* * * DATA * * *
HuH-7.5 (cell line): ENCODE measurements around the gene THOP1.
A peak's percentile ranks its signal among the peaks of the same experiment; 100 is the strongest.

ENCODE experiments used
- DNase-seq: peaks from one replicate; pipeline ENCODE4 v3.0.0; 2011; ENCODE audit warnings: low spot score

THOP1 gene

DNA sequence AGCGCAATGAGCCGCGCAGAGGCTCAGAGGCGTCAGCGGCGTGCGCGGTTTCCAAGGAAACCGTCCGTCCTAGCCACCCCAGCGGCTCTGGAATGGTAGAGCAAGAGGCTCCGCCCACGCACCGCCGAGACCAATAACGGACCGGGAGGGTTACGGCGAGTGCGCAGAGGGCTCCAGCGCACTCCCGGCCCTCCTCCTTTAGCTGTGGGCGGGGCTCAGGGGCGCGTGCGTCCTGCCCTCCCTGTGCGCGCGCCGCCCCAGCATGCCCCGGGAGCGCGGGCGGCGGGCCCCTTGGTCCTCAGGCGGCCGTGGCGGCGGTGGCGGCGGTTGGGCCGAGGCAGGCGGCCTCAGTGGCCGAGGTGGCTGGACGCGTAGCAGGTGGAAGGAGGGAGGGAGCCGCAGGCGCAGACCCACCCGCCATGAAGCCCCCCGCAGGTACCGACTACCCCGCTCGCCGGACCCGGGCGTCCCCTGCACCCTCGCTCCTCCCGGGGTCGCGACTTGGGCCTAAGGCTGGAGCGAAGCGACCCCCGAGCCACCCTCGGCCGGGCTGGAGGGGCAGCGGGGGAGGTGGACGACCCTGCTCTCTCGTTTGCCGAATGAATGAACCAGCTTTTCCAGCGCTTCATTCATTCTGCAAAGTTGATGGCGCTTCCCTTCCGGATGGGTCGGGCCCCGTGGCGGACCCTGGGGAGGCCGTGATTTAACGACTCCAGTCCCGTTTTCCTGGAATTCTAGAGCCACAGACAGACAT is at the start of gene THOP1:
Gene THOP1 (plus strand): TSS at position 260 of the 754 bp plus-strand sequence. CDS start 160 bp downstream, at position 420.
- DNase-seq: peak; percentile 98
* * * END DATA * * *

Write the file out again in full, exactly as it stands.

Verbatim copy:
HuH-7.5 (cell line): ENCODE measurements around the gene THOP1.
A peak's percentile ranks its signal among the peaks of the same experiment; 100 is the strongest.

ENCODE experiments used
- DNase-seq: peaks from one replicate; pipeline ENCODE4 v3.0.0; 2011; ENCODE audit warnings: low spot score

THOP1 gene

DNA sequence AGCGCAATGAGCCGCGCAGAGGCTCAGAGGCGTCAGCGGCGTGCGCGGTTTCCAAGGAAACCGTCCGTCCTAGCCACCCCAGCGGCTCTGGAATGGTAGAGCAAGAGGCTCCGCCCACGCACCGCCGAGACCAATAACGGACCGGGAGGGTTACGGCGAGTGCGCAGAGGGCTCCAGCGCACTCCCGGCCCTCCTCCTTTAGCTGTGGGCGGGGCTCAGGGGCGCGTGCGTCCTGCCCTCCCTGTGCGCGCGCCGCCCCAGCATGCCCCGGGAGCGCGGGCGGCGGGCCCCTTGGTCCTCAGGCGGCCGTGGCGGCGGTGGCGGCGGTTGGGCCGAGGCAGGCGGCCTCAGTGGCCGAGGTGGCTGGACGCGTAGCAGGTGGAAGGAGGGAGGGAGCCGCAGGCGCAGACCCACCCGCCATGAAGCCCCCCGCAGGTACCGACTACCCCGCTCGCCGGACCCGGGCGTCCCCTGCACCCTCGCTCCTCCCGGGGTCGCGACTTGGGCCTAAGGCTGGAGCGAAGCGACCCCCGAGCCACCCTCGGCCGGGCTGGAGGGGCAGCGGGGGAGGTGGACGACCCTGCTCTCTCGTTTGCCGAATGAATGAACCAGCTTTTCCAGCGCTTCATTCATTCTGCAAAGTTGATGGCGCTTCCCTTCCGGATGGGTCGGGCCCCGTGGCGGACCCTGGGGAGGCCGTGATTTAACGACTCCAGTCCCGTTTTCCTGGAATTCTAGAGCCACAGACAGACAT is at the start of gene THOP1:
Gene THOP1 (plus strand): TSS at position 260 of the 754 bp plus-strand sequence. CDS start 160 bp downstream, at position 420.
- DNase-seq: peak; percentile 98